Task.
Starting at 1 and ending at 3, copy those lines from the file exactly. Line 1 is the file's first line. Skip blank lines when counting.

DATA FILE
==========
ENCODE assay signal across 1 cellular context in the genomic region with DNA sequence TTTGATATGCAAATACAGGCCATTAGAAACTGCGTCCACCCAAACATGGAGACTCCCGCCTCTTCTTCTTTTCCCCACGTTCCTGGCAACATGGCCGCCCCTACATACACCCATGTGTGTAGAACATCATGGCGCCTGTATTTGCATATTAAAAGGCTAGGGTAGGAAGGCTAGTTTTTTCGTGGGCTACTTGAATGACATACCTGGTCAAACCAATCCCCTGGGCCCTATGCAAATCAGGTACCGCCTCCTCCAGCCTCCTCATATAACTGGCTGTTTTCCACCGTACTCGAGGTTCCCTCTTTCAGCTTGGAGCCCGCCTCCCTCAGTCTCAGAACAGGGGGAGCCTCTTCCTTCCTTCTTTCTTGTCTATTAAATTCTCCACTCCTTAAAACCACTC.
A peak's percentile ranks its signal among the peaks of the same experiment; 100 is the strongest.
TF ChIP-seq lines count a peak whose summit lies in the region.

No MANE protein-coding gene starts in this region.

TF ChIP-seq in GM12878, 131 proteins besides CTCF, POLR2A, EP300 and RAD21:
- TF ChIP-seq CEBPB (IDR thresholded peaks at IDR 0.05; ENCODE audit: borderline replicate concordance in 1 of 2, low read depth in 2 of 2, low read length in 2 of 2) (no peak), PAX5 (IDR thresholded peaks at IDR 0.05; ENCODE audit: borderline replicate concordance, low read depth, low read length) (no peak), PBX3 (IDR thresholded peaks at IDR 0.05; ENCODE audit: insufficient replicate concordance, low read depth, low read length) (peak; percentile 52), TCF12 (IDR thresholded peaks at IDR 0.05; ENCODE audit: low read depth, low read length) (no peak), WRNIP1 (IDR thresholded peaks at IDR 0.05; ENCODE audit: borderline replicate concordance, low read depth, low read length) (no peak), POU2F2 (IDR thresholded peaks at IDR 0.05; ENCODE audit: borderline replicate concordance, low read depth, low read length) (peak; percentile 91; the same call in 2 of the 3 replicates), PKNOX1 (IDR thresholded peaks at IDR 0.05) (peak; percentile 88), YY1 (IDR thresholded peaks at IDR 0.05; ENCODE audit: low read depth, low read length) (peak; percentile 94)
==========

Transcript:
ENCODE assay signal across 1 cellular context in the genomic region with DNA sequence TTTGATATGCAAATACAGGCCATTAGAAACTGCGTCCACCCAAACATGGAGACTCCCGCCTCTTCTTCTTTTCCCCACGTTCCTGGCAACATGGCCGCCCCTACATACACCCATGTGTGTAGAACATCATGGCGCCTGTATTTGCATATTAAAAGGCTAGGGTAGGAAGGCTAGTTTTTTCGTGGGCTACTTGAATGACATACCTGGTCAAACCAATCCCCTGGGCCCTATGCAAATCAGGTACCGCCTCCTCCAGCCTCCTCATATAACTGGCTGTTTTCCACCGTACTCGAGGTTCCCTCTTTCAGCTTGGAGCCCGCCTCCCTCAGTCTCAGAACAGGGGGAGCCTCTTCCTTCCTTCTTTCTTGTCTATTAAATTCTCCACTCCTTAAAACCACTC.
A peak's percentile ranks its signal among the peaks of the same experiment; 100 is the strongest.
TF ChIP-seq lines count a peak whose summit lies in the region.